Best Buy's Anniversary Sale Samsung Could One-Up Apple Peloton Alternatives GMMK Pro Keyboard Review Natural Sleep Aids $59 Off Apple TV Equifax Error: Check Your Status Biggest Rent Increases
Want CNET to notify you of price drops and the latest stories?
No, thank you

Study: Siri is just all right with most iPhone users

A new study finds that most people who use Siri are happy with her. But they don't seem to need her help all that often.


According to a new study, most people who have access to Apple's Siri voice assistant think she's just fine -- they just don't want her around all that much.

As part of its quarterly "Market Focus" report, Parks Associates today said that in a polling of 482 iPhone 4S owners in the U.S., more than 50 percent of respondents said they were "very satisfied" with Siri. About a fifth of the group said that they were simply "satisfied," and some 9 percent said they were "unsatisfied."

According to the Wall Street Journal, which reported on the findings earlier today, 87 percent of those polled said they use the feature at least once a month, with about a third saying they use it on a daily basis.

Some of the top Siri activities by those polled center on communication -- either beginning a phone call, or transcribing and sending off a text message. Features that are getting less love include querying Siri to call up a song to play, and creating meetings -- two features that The Journal notes had never been used by about a third of those polled.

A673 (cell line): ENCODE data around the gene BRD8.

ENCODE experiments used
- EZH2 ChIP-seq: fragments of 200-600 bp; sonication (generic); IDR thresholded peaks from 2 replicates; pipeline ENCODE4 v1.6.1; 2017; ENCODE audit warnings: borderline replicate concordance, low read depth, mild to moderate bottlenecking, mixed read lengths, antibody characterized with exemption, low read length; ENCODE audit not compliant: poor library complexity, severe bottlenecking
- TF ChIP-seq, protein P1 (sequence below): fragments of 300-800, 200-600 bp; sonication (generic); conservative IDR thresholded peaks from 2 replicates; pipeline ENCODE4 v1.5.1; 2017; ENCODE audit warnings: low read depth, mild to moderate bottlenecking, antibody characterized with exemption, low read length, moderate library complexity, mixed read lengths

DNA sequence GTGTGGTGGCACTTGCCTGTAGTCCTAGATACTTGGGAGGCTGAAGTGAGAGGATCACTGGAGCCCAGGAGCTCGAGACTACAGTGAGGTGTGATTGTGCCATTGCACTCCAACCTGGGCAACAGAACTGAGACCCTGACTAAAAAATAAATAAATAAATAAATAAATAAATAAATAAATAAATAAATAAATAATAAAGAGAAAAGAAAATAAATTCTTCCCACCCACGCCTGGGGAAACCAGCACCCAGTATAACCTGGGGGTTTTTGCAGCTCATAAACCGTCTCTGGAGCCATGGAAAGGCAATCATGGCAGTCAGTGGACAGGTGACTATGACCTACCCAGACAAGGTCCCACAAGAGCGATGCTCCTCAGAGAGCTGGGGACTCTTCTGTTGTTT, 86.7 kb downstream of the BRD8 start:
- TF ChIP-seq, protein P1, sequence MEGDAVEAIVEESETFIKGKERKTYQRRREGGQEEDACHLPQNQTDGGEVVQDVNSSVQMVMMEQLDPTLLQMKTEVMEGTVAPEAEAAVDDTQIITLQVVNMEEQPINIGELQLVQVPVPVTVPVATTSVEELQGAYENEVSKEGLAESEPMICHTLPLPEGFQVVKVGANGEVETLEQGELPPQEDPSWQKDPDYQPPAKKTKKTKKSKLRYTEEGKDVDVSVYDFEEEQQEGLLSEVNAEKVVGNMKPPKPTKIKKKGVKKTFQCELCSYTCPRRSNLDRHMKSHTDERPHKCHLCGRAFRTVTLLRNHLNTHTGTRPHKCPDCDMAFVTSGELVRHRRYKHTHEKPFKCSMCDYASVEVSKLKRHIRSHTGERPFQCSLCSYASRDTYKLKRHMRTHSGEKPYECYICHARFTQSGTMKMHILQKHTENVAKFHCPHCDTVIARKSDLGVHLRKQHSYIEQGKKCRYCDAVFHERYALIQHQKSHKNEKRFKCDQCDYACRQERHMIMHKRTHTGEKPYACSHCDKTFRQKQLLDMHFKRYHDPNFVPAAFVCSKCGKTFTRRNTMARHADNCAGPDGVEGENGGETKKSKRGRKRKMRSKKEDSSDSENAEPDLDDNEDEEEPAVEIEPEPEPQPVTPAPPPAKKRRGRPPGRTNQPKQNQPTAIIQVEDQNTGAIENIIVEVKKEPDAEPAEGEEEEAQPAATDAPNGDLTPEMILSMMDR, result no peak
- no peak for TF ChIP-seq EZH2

A polling of iPhone 4S users in the U.S. Parks Associates

Apple launched Siri alongside the iPhone 4S last October. The feature uses the iPhone 4S' built-in microphone, which translates spoken commands into actions on the phone. That includes searching the Web, setting reminders, and checking stock prices. Those queries are piped through Apple's servers then fed back to the phone.

Siri's smarts were called into question in a lawsuit filed earlier this month, claiming that the feature does not work as advertised, and that Apple oversold her capabilities in its television commercials.

Siri remains exclusive to Apple's newest iPhone in "beta" form, a rarity for the company, which tends not to release software or hardware labeled as a work in progress. Apple has not said what, if any, extra features or changes will come to the service short of extending it to other languages, which it did earlier this month when it added support for Japanese.